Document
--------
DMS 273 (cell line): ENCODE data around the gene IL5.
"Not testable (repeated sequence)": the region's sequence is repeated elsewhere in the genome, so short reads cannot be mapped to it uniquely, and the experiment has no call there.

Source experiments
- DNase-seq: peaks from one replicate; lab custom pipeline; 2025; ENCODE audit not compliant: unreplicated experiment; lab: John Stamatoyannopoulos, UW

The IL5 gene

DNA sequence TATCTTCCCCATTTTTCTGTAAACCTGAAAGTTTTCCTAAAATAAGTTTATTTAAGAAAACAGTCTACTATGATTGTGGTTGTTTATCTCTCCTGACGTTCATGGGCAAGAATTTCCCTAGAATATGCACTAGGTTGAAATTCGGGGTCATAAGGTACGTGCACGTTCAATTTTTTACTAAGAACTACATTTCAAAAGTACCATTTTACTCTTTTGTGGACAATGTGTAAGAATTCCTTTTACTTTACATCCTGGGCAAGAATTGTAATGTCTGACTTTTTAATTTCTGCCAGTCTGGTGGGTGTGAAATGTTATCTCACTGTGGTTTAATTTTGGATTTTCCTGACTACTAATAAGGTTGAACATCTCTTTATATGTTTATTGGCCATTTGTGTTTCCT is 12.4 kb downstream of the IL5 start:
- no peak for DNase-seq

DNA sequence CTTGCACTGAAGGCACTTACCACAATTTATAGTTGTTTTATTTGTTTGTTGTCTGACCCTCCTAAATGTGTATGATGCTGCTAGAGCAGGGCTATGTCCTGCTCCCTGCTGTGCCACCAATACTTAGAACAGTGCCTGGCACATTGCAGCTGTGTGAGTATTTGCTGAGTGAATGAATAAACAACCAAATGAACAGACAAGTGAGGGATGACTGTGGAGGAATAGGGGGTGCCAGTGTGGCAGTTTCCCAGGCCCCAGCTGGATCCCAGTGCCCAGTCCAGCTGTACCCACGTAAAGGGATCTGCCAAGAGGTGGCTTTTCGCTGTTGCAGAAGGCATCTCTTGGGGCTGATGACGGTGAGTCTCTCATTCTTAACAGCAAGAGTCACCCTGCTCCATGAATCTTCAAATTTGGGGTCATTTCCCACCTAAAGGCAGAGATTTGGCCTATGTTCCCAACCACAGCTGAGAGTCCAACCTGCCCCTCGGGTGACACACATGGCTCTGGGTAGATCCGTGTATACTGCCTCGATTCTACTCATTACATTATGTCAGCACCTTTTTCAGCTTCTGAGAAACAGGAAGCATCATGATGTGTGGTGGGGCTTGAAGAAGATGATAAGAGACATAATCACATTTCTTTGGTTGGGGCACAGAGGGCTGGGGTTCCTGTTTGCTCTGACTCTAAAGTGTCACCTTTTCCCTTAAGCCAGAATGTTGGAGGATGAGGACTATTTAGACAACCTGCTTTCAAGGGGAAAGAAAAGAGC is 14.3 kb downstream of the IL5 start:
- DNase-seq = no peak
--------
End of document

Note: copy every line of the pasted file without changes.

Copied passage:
DMS 273 (cell line): ENCODE data around the gene IL5.
"Not testable (repeated sequence)": the region's sequence is repeated elsewhere in the genome, so short reads cannot be mapped to it uniquely, and the experiment has no call there.

Source experiments
- DNase-seq: peaks from one replicate; lab custom pipeline; 2025; ENCODE audit not compliant: unreplicated experiment; lab: John Stamatoyannopoulos, UW

The IL5 gene

DNA sequence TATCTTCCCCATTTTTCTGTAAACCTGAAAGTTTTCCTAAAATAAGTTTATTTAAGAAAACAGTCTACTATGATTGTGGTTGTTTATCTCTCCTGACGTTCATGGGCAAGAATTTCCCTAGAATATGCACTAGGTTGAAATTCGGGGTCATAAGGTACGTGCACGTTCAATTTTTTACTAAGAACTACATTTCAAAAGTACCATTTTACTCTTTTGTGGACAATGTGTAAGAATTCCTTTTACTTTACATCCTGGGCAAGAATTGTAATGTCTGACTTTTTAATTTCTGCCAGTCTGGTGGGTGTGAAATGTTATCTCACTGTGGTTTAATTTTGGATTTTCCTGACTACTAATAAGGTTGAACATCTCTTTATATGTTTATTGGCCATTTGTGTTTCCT is 12.4 kb downstream of the IL5 start:
- no peak for DNase-seq

DNA sequence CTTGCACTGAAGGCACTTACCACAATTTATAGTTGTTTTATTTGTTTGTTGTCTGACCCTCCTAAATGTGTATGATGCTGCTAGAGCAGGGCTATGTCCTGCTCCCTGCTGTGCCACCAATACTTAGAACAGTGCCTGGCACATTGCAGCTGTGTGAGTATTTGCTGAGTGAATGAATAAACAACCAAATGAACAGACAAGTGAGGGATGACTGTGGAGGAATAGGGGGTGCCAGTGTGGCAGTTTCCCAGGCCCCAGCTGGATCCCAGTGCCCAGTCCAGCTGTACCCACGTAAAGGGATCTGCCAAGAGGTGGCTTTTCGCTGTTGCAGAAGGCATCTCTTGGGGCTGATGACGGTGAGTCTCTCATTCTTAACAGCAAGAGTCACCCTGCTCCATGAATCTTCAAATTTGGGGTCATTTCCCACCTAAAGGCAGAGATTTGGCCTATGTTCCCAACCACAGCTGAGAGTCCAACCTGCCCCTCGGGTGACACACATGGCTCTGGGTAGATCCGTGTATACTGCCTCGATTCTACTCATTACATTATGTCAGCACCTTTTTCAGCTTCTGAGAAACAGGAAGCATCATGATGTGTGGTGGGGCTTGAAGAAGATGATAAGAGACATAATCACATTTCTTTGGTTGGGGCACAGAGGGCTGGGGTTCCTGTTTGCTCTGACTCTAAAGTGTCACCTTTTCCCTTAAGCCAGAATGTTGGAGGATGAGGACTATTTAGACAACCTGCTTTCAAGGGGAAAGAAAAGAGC is 14.3 kb downstream of the IL5 start:
- DNase-seq = no peak